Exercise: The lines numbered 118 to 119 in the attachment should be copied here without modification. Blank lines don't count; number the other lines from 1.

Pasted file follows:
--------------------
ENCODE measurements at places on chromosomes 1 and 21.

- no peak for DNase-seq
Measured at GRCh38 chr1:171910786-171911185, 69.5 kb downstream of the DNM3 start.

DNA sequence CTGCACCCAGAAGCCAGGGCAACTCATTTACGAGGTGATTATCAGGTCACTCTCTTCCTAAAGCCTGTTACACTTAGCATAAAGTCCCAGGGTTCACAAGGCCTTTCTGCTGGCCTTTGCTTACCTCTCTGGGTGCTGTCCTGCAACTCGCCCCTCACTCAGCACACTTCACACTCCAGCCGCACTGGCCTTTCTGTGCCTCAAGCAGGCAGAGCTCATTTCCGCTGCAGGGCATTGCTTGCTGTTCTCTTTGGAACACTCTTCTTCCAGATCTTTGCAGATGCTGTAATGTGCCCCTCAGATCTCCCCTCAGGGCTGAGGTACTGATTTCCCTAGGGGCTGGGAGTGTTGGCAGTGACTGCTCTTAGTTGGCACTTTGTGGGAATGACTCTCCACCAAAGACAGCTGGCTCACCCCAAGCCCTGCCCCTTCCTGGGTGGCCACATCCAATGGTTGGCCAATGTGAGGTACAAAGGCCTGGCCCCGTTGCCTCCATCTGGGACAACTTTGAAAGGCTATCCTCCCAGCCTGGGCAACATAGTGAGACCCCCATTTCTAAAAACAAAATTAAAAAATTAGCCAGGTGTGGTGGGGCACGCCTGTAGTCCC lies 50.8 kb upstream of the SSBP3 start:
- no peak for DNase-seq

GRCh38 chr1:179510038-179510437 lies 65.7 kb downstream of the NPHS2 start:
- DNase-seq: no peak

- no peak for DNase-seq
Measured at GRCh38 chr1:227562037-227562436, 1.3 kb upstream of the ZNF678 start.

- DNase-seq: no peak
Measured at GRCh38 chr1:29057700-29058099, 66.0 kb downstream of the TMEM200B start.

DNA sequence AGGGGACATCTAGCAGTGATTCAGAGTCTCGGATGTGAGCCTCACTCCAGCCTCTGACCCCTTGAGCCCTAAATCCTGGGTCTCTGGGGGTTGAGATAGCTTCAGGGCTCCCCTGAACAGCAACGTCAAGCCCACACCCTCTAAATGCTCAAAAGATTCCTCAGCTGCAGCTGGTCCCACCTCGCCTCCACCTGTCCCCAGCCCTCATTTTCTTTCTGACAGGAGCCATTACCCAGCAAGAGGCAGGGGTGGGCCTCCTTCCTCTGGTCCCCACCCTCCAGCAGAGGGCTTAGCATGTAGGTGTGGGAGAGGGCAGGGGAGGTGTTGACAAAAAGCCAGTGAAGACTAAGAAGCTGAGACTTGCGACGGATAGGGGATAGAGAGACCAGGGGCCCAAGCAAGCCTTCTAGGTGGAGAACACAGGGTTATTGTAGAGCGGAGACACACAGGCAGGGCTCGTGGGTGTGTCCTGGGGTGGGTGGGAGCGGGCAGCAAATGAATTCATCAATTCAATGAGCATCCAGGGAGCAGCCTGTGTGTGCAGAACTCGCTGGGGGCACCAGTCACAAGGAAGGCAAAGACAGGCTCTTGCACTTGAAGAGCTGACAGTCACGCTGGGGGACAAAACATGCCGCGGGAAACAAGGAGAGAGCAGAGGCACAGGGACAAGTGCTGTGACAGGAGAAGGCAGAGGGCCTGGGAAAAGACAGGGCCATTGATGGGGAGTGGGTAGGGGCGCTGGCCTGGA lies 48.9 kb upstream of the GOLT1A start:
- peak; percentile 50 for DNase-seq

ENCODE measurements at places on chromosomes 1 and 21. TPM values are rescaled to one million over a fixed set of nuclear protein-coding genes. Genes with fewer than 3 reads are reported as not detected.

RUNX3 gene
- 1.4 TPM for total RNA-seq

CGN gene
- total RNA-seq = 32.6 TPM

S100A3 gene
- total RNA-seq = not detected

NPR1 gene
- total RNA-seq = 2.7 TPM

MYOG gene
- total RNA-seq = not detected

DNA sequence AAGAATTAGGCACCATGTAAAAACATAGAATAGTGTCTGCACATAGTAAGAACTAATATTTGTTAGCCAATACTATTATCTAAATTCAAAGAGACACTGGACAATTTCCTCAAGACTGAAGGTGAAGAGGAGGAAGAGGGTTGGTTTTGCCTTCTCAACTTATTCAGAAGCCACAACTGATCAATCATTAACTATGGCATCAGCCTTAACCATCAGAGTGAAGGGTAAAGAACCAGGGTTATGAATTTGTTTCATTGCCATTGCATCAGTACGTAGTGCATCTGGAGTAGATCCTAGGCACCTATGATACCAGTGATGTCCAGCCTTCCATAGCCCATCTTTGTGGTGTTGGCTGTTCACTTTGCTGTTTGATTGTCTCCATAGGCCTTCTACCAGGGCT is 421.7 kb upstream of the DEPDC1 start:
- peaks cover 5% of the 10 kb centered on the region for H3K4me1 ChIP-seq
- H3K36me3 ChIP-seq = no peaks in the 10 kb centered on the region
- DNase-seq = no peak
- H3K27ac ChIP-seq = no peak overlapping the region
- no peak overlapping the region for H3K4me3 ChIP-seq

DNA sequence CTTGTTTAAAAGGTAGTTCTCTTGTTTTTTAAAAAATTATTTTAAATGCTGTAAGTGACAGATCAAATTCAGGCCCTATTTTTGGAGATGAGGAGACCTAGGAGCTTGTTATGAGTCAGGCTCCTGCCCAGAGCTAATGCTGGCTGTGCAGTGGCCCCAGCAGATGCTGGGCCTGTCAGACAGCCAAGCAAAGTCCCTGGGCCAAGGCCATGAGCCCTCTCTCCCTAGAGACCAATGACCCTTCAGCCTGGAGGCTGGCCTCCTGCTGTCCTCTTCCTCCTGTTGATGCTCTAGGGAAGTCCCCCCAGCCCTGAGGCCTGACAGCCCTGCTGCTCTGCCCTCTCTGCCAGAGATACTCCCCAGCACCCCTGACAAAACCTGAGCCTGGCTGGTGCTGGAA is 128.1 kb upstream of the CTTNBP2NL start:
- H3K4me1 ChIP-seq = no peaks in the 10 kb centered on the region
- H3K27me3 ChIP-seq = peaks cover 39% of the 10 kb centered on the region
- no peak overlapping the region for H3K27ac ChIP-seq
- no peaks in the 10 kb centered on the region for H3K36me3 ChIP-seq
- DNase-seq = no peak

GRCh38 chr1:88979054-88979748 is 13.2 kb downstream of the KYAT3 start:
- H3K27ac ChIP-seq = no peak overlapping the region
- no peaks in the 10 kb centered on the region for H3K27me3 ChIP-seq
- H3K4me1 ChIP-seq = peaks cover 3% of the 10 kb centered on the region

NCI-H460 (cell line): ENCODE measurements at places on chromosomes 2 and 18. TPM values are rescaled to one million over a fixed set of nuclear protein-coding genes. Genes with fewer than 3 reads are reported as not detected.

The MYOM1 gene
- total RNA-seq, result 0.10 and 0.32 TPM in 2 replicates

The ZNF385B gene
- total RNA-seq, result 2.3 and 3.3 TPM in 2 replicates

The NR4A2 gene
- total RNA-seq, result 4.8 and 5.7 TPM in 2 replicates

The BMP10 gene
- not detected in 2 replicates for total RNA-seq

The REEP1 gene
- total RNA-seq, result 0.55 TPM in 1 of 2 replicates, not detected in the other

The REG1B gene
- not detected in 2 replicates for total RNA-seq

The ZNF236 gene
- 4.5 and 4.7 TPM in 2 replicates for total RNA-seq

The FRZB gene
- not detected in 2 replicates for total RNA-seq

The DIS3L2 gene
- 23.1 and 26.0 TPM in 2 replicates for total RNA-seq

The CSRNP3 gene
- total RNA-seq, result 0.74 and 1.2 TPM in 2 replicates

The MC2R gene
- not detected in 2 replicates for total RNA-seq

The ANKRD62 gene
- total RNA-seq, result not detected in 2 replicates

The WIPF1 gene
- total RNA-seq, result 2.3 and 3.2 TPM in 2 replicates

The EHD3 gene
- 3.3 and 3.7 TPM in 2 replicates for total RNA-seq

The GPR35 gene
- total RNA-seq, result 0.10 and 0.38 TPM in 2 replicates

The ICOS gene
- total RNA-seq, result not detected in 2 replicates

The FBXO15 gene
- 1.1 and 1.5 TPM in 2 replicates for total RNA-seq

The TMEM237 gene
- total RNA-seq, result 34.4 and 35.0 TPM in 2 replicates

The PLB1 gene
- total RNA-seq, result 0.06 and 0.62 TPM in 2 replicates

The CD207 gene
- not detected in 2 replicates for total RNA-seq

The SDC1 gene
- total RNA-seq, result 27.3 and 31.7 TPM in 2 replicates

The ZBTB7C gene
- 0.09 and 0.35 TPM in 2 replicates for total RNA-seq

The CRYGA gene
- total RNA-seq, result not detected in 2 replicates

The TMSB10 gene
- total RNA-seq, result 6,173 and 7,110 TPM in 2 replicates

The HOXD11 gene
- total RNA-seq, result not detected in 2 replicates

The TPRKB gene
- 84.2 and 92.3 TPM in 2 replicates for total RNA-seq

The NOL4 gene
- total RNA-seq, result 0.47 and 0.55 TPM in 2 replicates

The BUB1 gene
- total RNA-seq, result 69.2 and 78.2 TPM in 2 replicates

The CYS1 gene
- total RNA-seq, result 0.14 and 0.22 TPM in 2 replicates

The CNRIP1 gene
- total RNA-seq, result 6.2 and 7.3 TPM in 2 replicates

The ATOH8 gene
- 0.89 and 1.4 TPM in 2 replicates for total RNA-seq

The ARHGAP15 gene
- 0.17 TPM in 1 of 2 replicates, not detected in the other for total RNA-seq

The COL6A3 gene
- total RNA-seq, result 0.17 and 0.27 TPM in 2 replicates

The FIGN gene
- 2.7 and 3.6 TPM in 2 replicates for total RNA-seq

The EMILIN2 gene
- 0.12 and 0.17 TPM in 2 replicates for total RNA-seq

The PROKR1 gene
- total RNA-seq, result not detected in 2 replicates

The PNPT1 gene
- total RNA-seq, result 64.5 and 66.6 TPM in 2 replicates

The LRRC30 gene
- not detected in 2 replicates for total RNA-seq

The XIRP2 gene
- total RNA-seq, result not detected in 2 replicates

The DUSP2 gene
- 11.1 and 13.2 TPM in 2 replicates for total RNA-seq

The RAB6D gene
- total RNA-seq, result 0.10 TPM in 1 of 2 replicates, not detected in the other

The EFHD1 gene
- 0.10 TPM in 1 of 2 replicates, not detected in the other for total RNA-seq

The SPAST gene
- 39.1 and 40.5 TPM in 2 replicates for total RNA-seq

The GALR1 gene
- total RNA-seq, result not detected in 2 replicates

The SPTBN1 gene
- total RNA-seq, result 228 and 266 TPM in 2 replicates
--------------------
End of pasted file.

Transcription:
The XIRP2 gene
- total RNA-seq, result not detected in 2 replicates